Customer Success teams, in earnest efforts to advocate for client needs, can be guilty of overwhelming Product with unreasonable expectations around bugs, enhancements, feature requests.
We want every customer to succeed, and we want to hit our retention goals.
Product can sometimes be accused of failing to deliver on existing customer needs in favor of a roadmap that may serve a larger company vision but abandons some concerns of existing users.
Does it sound familiar to you?
These breakdowns have existed to some extent everywhere I've worked. And a few startups I advise are intensely feeling this tension and are trying to resolve it.
Why This Happens
I’ve identified 4 root causes that contribute to this breakdown in your business. Most often, it’s caused by some combination of the below:
Structural: retention is viewed as a CS-only initiative
Every function contributes in their own way to the success of the business, right? So why wouldn’t every function be incentivized to keep revenue around? Spread the retention goal around the business, don't just shoulder your CSMs with it.
Mindset: CS is treating all customer needs equally
Not all feedback is equally valuable. Those of us in Customer Success have to allow Product to drive priorities and have a say in urgency. What's in our control: how well we represent bugs and requests to technical teams - this means with accuracy, scope, and strategic context in mind. What's not in our control: developers' priorities. We'll have more influence, and serve the business better, if we respect this boundary.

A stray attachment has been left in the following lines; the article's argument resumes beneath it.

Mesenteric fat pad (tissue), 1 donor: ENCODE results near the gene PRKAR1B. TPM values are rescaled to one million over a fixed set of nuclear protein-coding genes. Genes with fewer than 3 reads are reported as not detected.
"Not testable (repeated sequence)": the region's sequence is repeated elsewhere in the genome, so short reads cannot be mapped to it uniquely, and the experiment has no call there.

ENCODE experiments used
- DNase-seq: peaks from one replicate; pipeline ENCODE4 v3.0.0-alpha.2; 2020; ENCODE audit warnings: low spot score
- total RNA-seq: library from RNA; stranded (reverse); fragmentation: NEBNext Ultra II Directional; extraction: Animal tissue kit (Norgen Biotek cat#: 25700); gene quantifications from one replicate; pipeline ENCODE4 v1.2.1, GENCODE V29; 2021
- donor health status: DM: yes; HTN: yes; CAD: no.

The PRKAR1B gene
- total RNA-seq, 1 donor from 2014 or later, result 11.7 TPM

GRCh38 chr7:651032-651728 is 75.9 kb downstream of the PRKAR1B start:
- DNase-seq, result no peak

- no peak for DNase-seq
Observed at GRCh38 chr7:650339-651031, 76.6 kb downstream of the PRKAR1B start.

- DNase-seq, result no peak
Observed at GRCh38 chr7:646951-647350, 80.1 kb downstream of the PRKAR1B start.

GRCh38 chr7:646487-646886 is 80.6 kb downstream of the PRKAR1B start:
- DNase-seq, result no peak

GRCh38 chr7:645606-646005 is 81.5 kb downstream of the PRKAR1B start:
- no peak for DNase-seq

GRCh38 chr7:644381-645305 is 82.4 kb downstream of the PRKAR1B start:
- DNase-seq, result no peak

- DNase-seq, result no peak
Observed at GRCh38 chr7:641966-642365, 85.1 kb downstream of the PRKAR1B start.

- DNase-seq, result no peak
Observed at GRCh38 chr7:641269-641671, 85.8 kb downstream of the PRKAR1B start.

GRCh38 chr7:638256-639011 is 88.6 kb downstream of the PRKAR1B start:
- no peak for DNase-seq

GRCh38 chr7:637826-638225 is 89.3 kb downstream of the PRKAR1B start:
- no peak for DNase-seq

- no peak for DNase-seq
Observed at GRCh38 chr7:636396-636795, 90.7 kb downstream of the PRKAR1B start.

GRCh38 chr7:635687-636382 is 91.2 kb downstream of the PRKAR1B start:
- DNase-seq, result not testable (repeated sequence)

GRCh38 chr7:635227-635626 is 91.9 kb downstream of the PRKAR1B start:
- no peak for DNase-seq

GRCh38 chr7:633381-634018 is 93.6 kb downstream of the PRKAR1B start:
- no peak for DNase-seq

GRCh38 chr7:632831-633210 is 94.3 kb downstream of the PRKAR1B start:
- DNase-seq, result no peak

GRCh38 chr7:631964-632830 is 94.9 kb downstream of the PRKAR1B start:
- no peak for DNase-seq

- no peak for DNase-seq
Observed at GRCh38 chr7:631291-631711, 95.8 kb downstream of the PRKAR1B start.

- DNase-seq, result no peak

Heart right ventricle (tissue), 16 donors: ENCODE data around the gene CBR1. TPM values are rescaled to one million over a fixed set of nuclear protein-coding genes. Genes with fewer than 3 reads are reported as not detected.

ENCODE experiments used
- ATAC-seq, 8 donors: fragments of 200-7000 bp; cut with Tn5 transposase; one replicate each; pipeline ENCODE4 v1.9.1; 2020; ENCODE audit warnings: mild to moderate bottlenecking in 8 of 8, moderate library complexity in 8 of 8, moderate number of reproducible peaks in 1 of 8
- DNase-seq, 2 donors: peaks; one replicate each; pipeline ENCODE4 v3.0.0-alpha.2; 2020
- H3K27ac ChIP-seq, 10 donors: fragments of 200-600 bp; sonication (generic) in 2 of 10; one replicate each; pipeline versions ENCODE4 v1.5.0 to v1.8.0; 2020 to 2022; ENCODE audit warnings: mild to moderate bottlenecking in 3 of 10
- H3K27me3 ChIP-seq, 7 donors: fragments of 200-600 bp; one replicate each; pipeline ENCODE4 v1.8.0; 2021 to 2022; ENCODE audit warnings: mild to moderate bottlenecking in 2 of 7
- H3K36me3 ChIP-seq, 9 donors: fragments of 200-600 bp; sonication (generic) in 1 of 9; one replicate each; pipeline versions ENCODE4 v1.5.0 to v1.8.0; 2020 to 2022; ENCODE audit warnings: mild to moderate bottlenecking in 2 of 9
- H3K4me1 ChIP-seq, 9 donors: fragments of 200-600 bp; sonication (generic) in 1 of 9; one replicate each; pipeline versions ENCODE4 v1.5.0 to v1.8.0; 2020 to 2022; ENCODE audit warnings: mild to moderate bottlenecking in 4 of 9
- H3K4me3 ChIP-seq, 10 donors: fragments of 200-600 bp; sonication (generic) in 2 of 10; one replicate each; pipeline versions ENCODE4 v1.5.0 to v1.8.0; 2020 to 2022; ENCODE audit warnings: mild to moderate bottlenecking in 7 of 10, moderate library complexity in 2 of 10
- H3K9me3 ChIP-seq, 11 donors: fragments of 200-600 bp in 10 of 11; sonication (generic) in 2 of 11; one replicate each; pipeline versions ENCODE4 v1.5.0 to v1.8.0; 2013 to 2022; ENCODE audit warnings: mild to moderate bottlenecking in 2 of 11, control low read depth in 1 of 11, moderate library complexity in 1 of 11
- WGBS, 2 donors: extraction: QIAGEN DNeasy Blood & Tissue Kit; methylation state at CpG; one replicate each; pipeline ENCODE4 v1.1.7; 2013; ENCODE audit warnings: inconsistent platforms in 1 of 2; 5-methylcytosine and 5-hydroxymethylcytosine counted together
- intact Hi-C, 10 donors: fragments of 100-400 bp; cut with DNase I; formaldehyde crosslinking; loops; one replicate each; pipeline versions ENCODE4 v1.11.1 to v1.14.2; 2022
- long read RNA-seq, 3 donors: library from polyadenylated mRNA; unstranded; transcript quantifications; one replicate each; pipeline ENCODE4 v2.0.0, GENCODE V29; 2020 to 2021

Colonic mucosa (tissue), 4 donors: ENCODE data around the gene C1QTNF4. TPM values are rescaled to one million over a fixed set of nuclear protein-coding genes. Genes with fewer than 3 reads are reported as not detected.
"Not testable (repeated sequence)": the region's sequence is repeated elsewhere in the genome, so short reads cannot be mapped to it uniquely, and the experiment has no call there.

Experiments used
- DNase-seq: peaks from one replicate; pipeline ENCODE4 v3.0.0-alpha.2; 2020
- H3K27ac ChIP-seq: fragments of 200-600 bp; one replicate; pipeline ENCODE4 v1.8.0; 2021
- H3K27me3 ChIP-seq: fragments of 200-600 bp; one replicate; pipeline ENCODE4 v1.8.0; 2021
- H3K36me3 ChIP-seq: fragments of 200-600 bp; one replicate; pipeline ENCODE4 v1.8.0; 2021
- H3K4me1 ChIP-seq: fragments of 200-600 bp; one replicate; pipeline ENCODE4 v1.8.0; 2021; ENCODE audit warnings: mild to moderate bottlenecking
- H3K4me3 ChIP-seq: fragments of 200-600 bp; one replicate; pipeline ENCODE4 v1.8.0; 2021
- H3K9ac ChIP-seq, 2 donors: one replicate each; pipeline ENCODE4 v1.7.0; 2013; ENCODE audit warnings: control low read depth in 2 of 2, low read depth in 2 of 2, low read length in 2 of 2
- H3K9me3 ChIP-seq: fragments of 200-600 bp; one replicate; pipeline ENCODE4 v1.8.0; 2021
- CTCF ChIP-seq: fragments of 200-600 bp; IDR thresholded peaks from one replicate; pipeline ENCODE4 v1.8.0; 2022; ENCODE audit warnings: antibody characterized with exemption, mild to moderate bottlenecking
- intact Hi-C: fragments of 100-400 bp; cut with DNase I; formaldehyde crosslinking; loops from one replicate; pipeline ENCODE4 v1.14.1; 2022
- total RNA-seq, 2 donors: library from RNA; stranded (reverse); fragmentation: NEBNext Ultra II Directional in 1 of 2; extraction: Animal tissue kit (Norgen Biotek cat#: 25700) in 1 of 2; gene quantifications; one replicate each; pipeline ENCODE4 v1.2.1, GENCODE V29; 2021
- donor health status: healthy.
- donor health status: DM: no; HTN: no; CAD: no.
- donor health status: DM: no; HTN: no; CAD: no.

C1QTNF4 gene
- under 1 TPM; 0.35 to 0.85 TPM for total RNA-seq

Insight: the rest of the business just doesn’t seem to understand customer needs
What seems like a small deal to Product may be known to CS as a ticking time bomb because Customer A who reported it is just like Customers B, C, and D. If so, name that segment, quantify it, list their risk factors and opportunities, and teach the rest of the business about this segment of your customer base.
Another reason CS may see urgency where others do not is a lack of understanding about the customer journey. A small hiccup in one phase might lead to failure to launch, or a missed business outcome. CS also needs to raise and maintain awareness about the success path (per segment!) and common barriers.
Alignment: you're selling to multiple use cases and segments without realizing it
A lot of teams reach product-market fit without fully understanding there are multiple fits in there. How many different desired outcomes do customers look for when using your product? Are there substantially different experiences, journeys, requirements that jeopardize retention coming from within your customer base? You may be stretching to serve multiple segments, and you may need to narrow your focus to A. ensure your Product team is effective and B. prevent a problematic level of churn.
I see a lot of attempts at quick fixes when this breakdown between Product and CS becomes evident. But a new meeting cadence or tool for organizing feedback won't address these root causes. What does help these teams row in the same direction is cross-functional commitment to knowing and serving your current AND future customer base. And it takes continuous effort and communication.